“Tongue tied”: When you think you’re fluent in a foreign language and 7 setbacks that show you’re not quite there yet…

As a Flemish-speaking Belgian; who lived half her life speaking English in Australia; and subsequently married a Frenchman and moved to Paris; it’s safe to say that my linguistic skills range from being a fluent smooth talker to stumbling around like a 4 year old (sometimes even changing levels within the same conversation).

When I first met my husband, my high-school French had to suffice, while I took on extra language courses in my quest to become a bona fide ‘française’ (or at the least, sound like one….) Being a native Flemish speaker as well (which is essentially just Dutch, but with a cooler accent, teehee 😉  I honestly thought I was doing a good job.  However, often I’m met with a few setbacks which take me down a peg and remind me that, no matter how fluent I might become, there will always be these hick-ups. This, in turn, damages my confidence at times and makes me feel like I’ll always be the eternal ‘outsider’.

The following setbacks do not necessarily block the communication, but tend to derail the messages I’m trying to get across. These obstacles are not only limited to my time in France but are based on various experiences my family and I have had over the years, all over the world.

1. Vocal cultural contrast 

I don’t know if this is specific to English-speakers, or if I’m just a talker, but I always tend to add a little backstory or example to ‘further explain’ my messages. Even writing this now, I know I’m not making a lot of sense.. so let me add a backstory to clear it up 🙂  For example, when needing to change an appointment; the French simply call… change the date….say goodbye (they are direct, but still have manners).. and hang up. Me, on the other hand, I feel the need to explain why I am changing the appointment. Doing this in my native language, takes a matter of two seconds: “Hi, I need to change the appointment, I have to pick up my child from school earlier than I thought“. However, throw in a second or third language, and that simple explanation turns into a mumble of excuses! “Hi… I need to change my appointment.. the family… my kid is at school… but they can’t be for long.. I have to pick them up..*fumbles with phone’s translation app* ..*groan*”.  Frankly, no one has time for that; and some lose patience;  which gets you even more tongue tied when you hear someone’s annoyed sighing on the other end. Keep it simple… if you stay simple, chances are you’ll be understood better.

2. The ‘direct translation’ catch 

This one has gotten me on numerous occasions… I know that the basic message is usually received when we translate directly from our native language.. however certain misuses of words can often lead to either comical or awkward situations. I once told my mother-in-law I was excited to see my husband again after 3 months… sounds innocent enough right.. but the word ‘excité‘ in French is more commonly used when someone is excited in the .. let’s say.. more ‘romantic’ sense (yes, I mean horny).  I also once told them I lost my mind which, using direct translation, lead them to believe that I had misplaced my brains. My Belgian friends have had a chuckle or two where I’ve thrown in some expressions directly translated from English. My girlfriend was very confused when I randomly started blabbing about pastries when her partner ‘wanted to have it all‘.. in Belgium, it seems, people don’t “have their cake and eat it too“.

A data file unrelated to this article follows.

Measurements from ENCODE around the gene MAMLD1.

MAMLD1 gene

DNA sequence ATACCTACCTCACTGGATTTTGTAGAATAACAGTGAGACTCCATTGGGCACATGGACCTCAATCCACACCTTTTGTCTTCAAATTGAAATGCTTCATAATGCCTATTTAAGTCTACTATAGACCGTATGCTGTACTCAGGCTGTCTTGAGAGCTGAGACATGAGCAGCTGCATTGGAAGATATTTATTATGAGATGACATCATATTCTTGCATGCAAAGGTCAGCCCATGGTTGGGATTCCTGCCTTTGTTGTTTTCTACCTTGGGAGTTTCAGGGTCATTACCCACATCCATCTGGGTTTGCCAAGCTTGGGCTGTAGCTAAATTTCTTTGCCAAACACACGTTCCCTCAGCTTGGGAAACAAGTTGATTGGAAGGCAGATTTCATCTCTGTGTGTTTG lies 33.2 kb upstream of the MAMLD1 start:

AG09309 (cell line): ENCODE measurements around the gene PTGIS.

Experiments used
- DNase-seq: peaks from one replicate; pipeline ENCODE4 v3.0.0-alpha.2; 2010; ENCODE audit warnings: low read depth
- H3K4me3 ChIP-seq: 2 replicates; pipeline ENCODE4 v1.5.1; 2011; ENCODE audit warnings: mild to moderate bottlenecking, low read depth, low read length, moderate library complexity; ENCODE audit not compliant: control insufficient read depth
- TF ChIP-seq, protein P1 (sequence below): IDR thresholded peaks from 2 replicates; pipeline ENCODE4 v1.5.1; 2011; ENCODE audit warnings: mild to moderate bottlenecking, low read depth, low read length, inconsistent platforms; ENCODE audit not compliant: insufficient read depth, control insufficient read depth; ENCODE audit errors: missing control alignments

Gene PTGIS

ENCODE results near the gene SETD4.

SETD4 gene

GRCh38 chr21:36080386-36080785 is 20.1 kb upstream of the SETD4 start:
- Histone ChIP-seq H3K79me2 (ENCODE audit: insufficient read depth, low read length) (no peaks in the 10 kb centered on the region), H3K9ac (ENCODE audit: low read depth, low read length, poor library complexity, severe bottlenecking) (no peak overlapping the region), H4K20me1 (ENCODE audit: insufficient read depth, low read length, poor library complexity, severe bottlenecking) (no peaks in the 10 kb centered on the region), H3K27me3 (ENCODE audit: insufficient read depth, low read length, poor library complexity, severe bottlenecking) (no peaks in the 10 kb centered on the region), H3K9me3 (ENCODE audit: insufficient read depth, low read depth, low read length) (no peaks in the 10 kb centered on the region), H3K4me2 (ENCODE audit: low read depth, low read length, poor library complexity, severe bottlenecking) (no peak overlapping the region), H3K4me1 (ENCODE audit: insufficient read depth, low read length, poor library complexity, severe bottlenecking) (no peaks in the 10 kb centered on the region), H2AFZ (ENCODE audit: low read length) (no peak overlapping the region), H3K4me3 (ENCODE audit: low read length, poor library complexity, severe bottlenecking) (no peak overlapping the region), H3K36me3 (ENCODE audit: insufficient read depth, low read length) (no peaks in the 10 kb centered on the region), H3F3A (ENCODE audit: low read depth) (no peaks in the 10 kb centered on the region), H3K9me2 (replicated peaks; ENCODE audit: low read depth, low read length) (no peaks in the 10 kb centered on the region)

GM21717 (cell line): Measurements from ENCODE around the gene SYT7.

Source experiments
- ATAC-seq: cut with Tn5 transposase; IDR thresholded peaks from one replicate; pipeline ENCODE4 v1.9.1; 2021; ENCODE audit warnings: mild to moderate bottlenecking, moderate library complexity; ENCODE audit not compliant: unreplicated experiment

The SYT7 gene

3. You’re not funny in another language

There’s nothing worse than trying to fit in with a joke and being the only one left laughing to an awkward silence or the sound of crickets chirping. Unless the joke is a primary school leveled wisecrack, I’d stay away from using witty humor in another language until you’ve mastered it. Like the above two points, a lot of the underlying wit is often misinterpreted or the message is lost in translation. A direct translation can lead to an entirely different joke and don’t forget the cultural differences in what we perceive as ‘funny’. What may be seen as dirty in one language, can be construed as completely vulgar in another. Also, some things are just funnier in one language and not the other (looking at a play of words, colloquial meanings etc) …. well at least you cracked yourself up right?

4. Some people just switch off as soon as they hear an accent

It’s unfortunately true that some people switch off and stop listening as soon as they hear an accent. This does not mean they are completely ignoring you, nor that they are discriminating (calm down), but they only end up hearing what they want to hear and they no longer put in the effort. For me, this happens most frequently when on the phone. At least in person you could charm them with a smile or sad ‘please-I’m-not-fluent-but-I’m-trying’ puppy eyes. In certain cultures, it is also common that someone refuses to tell you they don’t understand you…. a Chinese person will rather send you clear across town before admitting he did not understand your request for directions (then again, by being sent all over the city is how I got to explore the majority of Hong Kong.. brownie points).

5. An attempt to master the accent ends up in a drunken slur